Mice on the go

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Mice on the go

Friday, 18 September 2020 | Sakshi Sharma

Mice on the go

Tourism boards are hopeful that MICE events will be among the early segments to rebound and spur tourism globally, says Sakshi Sharma

History is evidence of how epidemics have had a direct and an immediate impact on airlines, travel aggregators and agencies. And undoubtedly, the travel and tourism sector is the first and worst hit due to the COVID-19 pandemic. These unprecedented times have forced the tourism boards to re-think radically. Nevertheless, their sight is fixed firmly on the future. Ideas are being floated as to how they will be able to function under such chaotic situations.

Recently, it was demonstrated that events can be held to everyone’s satisfaction even under these conditions. Gradually, some progress is being made to hold some exchange events and economic activities as the travel restrictions are being relaxed and participant numbers are increasing.

Alexandra Kaszay, managing director, Vienna’s The Hofburg Congress Centre, tells us that meeting one another and communicating face-to-face will come again. “The longing for that is huge, that’s the message we’re getting from most conversations. People will have to adjust to events with fewer guests on site and instead more participants joining in externally,” she says.

In line with the safe and gradual resumption of events, the Singapore Tourism Board (STB) is starting to accept applications for organisers to pilot Meetings, Incentives, Conventions and Exhibitions (MICE) events of up to 250 attendees from October 1. There will be pilot events taking place under this arrangement such as the Singapore International Energy Week (SIEW) Conference, in October.

The move takes into account the importance of the MICE sector and its interest in the business events, and, in turn, a ray of hope for a fresh beginning of travel. This resumption will help MICE retain critical capabilities, while safeguarding jobs and livelihood in the industry and other related sectors. It is a major part of the tourism ecosystem and that of the economy as a whole, as it supports numerous ancillary businesses, thus, contributing to jobs and growth. Opening up bidding processes for MICE now will help build liquidity across the travel supply chain. It can, hence, spur tourism in India and at large.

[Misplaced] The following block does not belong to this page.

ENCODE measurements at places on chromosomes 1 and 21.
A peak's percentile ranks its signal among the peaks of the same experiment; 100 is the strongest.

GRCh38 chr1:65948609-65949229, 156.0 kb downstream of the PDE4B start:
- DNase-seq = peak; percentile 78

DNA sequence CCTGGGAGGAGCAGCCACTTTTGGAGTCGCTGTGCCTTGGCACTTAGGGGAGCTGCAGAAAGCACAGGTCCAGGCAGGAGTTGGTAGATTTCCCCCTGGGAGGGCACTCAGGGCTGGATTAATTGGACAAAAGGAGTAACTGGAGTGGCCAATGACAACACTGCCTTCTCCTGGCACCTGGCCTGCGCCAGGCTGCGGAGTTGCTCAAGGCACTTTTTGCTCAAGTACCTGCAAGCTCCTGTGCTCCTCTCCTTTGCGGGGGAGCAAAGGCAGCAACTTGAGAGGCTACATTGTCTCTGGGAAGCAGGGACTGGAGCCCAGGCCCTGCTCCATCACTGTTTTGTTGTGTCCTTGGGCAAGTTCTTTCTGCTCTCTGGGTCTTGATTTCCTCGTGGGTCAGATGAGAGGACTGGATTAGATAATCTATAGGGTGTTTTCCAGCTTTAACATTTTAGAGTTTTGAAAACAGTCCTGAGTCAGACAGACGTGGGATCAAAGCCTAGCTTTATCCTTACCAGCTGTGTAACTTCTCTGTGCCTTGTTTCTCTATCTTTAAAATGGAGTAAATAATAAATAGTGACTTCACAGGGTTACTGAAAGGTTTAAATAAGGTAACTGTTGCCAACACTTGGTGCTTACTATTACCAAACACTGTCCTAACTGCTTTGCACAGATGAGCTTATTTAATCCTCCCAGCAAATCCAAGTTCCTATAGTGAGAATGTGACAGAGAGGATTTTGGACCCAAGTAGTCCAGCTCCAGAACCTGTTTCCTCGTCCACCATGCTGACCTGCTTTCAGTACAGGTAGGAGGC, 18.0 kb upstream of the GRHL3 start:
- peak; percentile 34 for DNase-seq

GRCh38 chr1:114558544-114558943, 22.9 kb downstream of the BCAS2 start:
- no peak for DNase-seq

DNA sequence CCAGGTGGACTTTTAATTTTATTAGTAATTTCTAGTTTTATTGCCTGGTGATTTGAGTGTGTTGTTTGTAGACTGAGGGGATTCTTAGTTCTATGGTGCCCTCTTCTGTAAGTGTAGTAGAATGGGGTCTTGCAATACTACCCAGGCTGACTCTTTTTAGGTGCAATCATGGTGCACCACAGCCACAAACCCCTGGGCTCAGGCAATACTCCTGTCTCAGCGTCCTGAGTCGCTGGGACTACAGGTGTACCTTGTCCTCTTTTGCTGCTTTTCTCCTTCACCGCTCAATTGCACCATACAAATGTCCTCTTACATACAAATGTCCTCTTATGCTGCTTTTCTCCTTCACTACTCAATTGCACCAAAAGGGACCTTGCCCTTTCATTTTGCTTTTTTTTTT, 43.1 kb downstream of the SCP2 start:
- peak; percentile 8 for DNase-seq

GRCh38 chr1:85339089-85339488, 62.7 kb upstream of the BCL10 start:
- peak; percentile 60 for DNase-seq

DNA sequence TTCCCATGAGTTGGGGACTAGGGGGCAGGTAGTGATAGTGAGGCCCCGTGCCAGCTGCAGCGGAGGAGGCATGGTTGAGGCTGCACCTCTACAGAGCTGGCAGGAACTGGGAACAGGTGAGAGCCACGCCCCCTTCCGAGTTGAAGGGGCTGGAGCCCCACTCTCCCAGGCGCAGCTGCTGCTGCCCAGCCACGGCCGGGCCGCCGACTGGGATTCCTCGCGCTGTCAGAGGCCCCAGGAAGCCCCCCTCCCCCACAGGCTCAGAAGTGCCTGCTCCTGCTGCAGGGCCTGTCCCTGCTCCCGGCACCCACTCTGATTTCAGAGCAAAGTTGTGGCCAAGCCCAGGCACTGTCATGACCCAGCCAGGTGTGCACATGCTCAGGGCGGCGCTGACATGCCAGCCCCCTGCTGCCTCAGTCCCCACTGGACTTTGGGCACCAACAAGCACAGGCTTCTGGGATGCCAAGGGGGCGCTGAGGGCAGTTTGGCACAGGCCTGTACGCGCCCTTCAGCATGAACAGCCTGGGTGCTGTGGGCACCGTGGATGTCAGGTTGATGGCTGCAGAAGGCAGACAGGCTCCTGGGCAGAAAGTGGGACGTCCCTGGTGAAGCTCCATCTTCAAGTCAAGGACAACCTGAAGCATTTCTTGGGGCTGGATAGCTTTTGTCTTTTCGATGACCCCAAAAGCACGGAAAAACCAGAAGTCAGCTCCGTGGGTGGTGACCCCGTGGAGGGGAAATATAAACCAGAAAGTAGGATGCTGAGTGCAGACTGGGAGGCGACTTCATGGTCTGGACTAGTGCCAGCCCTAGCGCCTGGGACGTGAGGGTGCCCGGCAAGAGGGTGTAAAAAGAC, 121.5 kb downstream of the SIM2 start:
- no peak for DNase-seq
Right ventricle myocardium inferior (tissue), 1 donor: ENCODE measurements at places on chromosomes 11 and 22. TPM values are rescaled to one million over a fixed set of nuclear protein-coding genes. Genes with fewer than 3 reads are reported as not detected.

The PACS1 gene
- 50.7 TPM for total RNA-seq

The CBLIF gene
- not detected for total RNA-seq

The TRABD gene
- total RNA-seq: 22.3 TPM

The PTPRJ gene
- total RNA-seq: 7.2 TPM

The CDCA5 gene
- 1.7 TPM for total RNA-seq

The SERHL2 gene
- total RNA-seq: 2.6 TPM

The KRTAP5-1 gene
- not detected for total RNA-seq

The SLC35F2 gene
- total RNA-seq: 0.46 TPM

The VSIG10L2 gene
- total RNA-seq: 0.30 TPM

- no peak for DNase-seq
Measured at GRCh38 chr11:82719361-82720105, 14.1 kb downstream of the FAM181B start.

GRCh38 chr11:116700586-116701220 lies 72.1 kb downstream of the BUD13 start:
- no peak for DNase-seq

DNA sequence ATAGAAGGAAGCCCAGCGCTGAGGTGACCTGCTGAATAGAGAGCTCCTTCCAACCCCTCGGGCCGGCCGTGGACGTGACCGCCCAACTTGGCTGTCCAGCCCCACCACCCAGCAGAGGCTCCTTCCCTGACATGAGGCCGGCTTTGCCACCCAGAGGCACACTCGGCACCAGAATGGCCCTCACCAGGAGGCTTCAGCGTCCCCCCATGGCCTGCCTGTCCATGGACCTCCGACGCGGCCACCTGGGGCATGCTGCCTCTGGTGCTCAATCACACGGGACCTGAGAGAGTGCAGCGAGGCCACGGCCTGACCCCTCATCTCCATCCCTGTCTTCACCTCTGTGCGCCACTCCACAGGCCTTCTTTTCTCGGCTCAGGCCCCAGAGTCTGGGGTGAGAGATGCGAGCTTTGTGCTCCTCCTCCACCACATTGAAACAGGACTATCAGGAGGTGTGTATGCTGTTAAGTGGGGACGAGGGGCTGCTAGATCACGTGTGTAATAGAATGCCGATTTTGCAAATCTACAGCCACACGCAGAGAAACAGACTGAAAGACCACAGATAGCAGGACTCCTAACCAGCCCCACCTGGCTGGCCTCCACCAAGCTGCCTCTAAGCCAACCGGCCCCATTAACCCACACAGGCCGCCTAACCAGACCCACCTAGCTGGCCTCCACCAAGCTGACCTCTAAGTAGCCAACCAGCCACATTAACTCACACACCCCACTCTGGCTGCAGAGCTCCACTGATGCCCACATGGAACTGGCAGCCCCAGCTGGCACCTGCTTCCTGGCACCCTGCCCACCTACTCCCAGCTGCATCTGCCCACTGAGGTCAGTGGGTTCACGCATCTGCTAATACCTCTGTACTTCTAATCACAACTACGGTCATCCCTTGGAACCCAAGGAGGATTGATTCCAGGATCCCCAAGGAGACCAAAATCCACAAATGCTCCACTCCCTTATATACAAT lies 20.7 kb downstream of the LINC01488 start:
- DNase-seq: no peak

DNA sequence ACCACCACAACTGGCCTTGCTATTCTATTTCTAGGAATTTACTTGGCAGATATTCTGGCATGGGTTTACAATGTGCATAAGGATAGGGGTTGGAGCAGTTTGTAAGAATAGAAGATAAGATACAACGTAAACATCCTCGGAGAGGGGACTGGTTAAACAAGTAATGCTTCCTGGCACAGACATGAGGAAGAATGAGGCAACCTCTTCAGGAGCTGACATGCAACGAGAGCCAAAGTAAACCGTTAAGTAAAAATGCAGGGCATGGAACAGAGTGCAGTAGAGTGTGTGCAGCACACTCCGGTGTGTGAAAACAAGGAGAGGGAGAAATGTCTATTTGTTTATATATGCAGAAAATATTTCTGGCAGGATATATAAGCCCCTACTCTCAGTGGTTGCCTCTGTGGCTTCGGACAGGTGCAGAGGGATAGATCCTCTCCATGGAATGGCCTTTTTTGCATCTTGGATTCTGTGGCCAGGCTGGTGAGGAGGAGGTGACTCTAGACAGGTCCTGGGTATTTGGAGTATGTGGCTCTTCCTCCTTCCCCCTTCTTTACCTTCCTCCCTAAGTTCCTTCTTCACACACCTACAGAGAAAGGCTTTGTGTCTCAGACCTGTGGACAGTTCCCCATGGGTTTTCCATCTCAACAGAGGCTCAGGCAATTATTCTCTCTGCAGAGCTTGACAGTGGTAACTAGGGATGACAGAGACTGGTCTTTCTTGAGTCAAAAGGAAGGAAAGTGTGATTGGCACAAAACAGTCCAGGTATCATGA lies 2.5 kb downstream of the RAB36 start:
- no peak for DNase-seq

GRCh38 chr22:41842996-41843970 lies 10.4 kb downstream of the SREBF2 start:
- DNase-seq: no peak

Raymond LIM, area director, India & South Asia, STB, says, “Overall, visitor arrivals from India to Singapore have seen good growth in the past few years. This can be attributed to the increased air connectivity between Singapore and India. There is a healthy flow of business travel at both sides due to the well-connected economic exchanges. The leisure destination position that Singapore enjoys among the Indian consumers are also other reasons why it is one of the top MICE source markets for Singapore, particularly for meeting and incentive travel. This is a key sector with quality visitors providing high tourism yield.”

He adds, “The evolved Indian MICE traveller tends to seek out more unique experiences. In this aspect, we are home to a diverse range of events and MICE venues, including unconventional destinations, which can provide creative solutions for event owners. Beyond the meeting room, business travellers and delegates can enjoy a wide range of unique and interactive leisure experiences.”

Neliswa Nkani, hub head — MEISEA, South African Tourism, believes that MICE is soon going to be consumer-centric. She says, “Companies and destinations will need to incentivise both corporates and suppliers. We have collaborated with policy-makers, industry leaders and media to educate about travel trade.”

According to organisations like UNWTO, WTTC and others, MICE events have wider implications for destinations as wherever events go wider, tourism activities follow attracting a lot more leisure tourists in the ensuing months and years. Prashant Chaudhary, Representative of Russian Union of Travel Industry in India believes that Russian Tourism will emerge stronger from the COVID-crisis and these events will lead the way. “It has already begun,” says he.

It is noteworthy that the country recently hosted one of the leisure shows ODYKH in its original physical format in Moscow. Prashant shares, “The MICE sector of tourism is being opened. It impacted the larger domestic, inbound and outbound of the tourism markets. Russian charter flights are already seeking permissions and landing slots to Goa, probably the most popular destination for Russians in India.”

Arzan Khambatta, head, Macao Government Tourism Office (MGTO) India, tells us that the convention and exhibition industry has been one of the fastest-growing emerging sectors in the recent years. “Rich cultural background and tourism resources help us meet the needs of different events,” he says.

Well, given the current situation, COVID-19 has definitely impacted the industry in many ways. But the tourism boards are hopeful that MICE will be among the early segments to rebound and spur tourism globally. In the coming months, they plan to work extensively with MICE agents and corporates in India to facilitate arrivals once travel restrictions are lifted completely.

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